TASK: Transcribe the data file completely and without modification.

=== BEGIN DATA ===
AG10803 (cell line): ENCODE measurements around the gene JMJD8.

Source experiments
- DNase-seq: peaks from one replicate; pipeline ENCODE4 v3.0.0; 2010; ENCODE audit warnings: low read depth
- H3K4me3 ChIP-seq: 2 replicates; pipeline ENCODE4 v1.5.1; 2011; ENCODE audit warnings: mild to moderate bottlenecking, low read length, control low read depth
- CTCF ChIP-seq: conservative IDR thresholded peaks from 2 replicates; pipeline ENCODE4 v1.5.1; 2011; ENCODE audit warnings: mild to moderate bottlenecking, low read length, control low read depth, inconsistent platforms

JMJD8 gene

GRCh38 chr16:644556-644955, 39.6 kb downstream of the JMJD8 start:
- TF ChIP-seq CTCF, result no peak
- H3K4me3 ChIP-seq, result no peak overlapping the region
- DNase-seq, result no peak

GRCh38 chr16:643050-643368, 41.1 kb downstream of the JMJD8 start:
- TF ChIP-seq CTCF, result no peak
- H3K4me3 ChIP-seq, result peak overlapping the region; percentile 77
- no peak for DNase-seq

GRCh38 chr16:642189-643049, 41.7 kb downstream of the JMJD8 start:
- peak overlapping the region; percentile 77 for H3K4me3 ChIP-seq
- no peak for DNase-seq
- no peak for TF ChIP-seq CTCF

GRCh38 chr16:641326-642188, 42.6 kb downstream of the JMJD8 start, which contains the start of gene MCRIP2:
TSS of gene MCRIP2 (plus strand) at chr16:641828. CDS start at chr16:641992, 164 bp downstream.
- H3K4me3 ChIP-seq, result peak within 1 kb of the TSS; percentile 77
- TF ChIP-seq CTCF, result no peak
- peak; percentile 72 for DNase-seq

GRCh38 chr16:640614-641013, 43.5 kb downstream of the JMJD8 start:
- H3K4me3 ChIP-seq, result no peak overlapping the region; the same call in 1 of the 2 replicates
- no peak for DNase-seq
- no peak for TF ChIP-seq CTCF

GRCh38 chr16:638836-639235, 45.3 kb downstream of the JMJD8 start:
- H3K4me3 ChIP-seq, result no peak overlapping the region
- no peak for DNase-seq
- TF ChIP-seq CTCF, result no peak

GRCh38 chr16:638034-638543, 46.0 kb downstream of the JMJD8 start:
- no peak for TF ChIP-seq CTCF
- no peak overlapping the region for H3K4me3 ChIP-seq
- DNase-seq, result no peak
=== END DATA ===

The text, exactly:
AG10803 (cell line): ENCODE measurements around the gene JMJD8.

Source experiments
- DNase-seq: peaks from one replicate; pipeline ENCODE4 v3.0.0; 2010; ENCODE audit warnings: low read depth
- H3K4me3 ChIP-seq: 2 replicates; pipeline ENCODE4 v1.5.1; 2011; ENCODE audit warnings: mild to moderate bottlenecking, low read length, control low read depth
- CTCF ChIP-seq: conservative IDR thresholded peaks from 2 replicates; pipeline ENCODE4 v1.5.1; 2011; ENCODE audit warnings: mild to moderate bottlenecking, low read length, control low read depth, inconsistent platforms

JMJD8 gene

GRCh38 chr16:644556-644955, 39.6 kb downstream of the JMJD8 start:
- TF ChIP-seq CTCF, result no peak
- H3K4me3 ChIP-seq, result no peak overlapping the region
- DNase-seq, result no peak

GRCh38 chr16:643050-643368, 41.1 kb downstream of the JMJD8 start:
- TF ChIP-seq CTCF, result no peak
- H3K4me3 ChIP-seq, result peak overlapping the region; percentile 77
- no peak for DNase-seq

GRCh38 chr16:642189-643049, 41.7 kb downstream of the JMJD8 start:
- peak overlapping the region; percentile 77 for H3K4me3 ChIP-seq
- no peak for DNase-seq
- no peak for TF ChIP-seq CTCF

GRCh38 chr16:641326-642188, 42.6 kb downstream of the JMJD8 start, which contains the start of gene MCRIP2:
TSS of gene MCRIP2 (plus strand) at chr16:641828. CDS start at chr16:641992, 164 bp downstream.
- H3K4me3 ChIP-seq, result peak within 1 kb of the TSS; percentile 77
- TF ChIP-seq CTCF, result no peak
- peak; percentile 72 for DNase-seq

GRCh38 chr16:640614-641013, 43.5 kb downstream of the JMJD8 start:
- H3K4me3 ChIP-seq, result no peak overlapping the region; the same call in 1 of the 2 replicates
- no peak for DNase-seq
- no peak for TF ChIP-seq CTCF

GRCh38 chr16:638836-639235, 45.3 kb downstream of the JMJD8 start:
- H3K4me3 ChIP-seq, result no peak overlapping the region
- no peak for DNase-seq
- TF ChIP-seq CTCF, result no peak

GRCh38 chr16:638034-638543, 46.0 kb downstream of the JMJD8 start:
- no peak for TF ChIP-seq CTCF
- no peak overlapping the region for H3K4me3 ChIP-seq
- DNase-seq, result no peak